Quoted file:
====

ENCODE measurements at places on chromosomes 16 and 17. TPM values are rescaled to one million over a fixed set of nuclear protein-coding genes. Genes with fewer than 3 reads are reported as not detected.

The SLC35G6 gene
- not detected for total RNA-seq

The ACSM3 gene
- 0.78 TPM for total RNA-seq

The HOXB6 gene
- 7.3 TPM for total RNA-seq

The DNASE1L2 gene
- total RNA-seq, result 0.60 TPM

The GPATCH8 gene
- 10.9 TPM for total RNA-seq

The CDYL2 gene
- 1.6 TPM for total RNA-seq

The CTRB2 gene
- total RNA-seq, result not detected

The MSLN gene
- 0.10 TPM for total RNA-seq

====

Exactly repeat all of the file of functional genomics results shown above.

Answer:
ENCODE measurements at places on chromosomes 16 and 17. TPM values are rescaled to one million over a fixed set of nuclear protein-coding genes. Genes with fewer than 3 reads are reported as not detected.

The SLC35G6 gene
- not detected for total RNA-seq

The ACSM3 gene
- 0.78 TPM for total RNA-seq

The HOXB6 gene
- 7.3 TPM for total RNA-seq

The DNASE1L2 gene
- total RNA-seq, result 0.60 TPM

The GPATCH8 gene
- 10.9 TPM for total RNA-seq

The CDYL2 gene
- 1.6 TPM for total RNA-seq

The CTRB2 gene
- total RNA-seq, result not detected

The MSLN gene
- 0.10 TPM for total RNA-seq